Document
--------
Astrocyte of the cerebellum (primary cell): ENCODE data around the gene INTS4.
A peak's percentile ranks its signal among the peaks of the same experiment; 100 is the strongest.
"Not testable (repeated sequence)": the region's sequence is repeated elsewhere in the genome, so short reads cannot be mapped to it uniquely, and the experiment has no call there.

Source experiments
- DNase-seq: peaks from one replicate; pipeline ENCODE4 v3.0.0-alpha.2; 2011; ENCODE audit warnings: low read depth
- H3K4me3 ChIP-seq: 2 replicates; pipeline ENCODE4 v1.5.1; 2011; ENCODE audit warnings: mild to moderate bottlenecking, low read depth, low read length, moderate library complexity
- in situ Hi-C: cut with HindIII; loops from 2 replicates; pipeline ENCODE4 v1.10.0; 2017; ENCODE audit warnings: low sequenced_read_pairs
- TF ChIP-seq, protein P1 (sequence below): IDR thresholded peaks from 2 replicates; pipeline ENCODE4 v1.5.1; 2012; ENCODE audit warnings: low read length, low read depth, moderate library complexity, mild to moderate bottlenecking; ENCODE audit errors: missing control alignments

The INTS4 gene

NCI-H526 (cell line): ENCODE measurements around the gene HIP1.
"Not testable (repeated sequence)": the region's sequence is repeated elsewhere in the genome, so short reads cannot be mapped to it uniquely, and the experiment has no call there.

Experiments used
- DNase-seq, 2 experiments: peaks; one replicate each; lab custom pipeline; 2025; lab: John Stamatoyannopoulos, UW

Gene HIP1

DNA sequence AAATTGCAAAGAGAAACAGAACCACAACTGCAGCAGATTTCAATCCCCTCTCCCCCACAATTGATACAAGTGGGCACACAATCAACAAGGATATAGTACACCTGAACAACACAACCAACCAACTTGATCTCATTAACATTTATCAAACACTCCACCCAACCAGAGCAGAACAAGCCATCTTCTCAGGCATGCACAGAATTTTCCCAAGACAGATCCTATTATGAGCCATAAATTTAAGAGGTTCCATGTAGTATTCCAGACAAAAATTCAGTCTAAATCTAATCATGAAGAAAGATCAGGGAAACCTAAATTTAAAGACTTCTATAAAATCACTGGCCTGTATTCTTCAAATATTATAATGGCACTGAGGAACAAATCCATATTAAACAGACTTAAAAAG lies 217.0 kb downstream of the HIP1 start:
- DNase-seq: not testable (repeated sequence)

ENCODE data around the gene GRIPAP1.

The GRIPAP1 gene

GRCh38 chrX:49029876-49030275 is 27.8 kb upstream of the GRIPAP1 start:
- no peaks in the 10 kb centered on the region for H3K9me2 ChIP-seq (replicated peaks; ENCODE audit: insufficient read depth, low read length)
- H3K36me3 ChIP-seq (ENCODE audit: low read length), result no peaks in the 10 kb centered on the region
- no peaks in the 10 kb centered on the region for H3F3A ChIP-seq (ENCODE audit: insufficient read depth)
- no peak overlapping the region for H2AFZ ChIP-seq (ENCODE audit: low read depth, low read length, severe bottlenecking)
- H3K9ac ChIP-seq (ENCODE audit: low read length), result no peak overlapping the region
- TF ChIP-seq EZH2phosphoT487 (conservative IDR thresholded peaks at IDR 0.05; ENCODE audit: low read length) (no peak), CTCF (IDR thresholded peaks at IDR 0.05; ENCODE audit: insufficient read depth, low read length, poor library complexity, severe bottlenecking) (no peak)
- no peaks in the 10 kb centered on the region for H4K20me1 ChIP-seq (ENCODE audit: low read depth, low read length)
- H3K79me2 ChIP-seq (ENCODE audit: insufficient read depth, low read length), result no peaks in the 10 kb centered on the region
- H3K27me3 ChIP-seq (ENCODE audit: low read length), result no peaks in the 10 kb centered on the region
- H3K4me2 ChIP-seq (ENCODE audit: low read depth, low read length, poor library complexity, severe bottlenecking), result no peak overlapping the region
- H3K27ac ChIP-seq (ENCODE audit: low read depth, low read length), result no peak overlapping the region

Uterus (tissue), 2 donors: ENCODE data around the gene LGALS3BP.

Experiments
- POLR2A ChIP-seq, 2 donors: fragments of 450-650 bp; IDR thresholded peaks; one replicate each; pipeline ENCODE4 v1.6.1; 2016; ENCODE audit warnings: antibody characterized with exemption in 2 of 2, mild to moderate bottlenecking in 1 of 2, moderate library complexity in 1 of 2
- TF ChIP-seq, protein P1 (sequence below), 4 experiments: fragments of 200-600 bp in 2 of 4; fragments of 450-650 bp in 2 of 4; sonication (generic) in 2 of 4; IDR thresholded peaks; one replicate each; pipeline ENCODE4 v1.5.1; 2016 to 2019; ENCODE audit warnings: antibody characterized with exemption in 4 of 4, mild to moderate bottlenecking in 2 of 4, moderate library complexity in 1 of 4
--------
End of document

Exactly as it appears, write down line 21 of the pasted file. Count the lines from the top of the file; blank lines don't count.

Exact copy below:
- H3K36me3 ChIP-seq (ENCODE audit: low read length), result no peaks in the 10 kb centered on the region